Maintenance of Trust Properties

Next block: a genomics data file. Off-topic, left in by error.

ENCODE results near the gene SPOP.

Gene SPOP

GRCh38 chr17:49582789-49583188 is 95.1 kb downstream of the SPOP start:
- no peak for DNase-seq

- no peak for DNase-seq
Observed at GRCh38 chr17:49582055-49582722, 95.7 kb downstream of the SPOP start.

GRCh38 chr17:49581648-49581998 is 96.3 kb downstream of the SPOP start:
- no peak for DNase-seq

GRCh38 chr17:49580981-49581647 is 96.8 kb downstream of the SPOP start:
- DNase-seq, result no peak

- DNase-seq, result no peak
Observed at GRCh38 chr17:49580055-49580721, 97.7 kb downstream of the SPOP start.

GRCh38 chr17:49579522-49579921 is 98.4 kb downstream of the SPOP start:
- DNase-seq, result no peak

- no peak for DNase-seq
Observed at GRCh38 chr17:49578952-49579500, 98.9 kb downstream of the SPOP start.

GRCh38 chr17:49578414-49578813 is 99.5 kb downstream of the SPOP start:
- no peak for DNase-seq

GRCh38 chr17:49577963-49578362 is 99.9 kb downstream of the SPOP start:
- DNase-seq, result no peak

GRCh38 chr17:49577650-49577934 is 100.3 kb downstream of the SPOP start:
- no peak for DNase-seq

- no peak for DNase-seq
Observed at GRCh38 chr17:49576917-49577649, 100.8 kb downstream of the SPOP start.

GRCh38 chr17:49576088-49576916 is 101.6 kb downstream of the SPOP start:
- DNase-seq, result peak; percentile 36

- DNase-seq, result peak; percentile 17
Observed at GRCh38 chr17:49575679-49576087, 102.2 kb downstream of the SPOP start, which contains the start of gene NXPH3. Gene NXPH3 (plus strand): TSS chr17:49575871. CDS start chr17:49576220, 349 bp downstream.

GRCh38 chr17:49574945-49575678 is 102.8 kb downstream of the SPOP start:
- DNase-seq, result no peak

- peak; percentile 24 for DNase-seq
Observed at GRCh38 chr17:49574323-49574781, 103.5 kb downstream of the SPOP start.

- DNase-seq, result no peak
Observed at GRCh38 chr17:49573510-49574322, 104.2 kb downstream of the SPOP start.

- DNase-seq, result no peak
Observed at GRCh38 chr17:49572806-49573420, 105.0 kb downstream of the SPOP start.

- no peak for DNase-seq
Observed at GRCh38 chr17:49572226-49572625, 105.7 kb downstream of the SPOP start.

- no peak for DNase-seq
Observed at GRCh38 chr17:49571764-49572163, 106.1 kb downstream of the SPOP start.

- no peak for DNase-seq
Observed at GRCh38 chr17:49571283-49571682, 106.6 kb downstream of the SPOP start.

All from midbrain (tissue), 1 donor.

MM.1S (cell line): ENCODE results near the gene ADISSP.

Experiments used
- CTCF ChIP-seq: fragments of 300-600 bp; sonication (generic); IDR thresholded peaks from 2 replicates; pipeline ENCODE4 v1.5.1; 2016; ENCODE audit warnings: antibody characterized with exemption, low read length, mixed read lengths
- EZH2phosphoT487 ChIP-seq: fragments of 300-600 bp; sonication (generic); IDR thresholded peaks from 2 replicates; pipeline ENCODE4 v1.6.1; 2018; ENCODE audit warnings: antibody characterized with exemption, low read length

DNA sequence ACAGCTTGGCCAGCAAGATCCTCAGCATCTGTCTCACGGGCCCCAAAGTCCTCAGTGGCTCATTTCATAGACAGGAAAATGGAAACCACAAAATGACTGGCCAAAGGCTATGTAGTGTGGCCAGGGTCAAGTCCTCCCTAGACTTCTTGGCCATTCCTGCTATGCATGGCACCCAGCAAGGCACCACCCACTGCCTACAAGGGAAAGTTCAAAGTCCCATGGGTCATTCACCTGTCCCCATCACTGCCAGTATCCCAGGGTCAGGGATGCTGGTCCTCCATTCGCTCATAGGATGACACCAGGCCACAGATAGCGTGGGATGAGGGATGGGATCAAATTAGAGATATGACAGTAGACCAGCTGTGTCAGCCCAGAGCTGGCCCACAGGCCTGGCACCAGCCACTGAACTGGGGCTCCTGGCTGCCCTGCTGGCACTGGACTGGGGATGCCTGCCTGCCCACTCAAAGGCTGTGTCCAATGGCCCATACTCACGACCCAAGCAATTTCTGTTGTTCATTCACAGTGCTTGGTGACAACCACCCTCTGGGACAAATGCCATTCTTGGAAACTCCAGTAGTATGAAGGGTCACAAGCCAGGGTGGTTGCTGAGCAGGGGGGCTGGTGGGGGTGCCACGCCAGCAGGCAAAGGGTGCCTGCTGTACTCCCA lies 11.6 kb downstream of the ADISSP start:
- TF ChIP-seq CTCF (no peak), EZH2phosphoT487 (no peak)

The trustee may lease the Trust property for a period not exceeding 21 years without the permission of the court, may sell the property in lots, by public auction, or by a private contract. He may also sell under special conditions, and buy and resell. He has powers to make the investment of the trust property, which must be in securities listed in trust act. Any variations in investment other than listed securities must be with the written consent of the beneficiary. He may apply the property of the minor for maintenance of minor with proper care and discretion. After he accepts a trust he cannot renounce it except with the permission of the court, or with the consent of all the beneficiaries. Trust property cannot be used for his own benefit, and any benefit must be transferred to the trust. It is to be noted that, the trustee cannot purchase the trust property in respect of which he is trustee for sale. Even his agents cannot buy the same. Further, trustee or his agent, cannot buy the beneficiaries interest and cannot be a mortgagee, lessee of the trust property without court permission. Similarly co-trustees cannot lend among themselves. If trustee wrongfully sells the trust property, the beneficiaries have a right to follow to so long it is traced notwithstanding the intermediate ownership except in case of bonafide sale for value without the notice of the trust.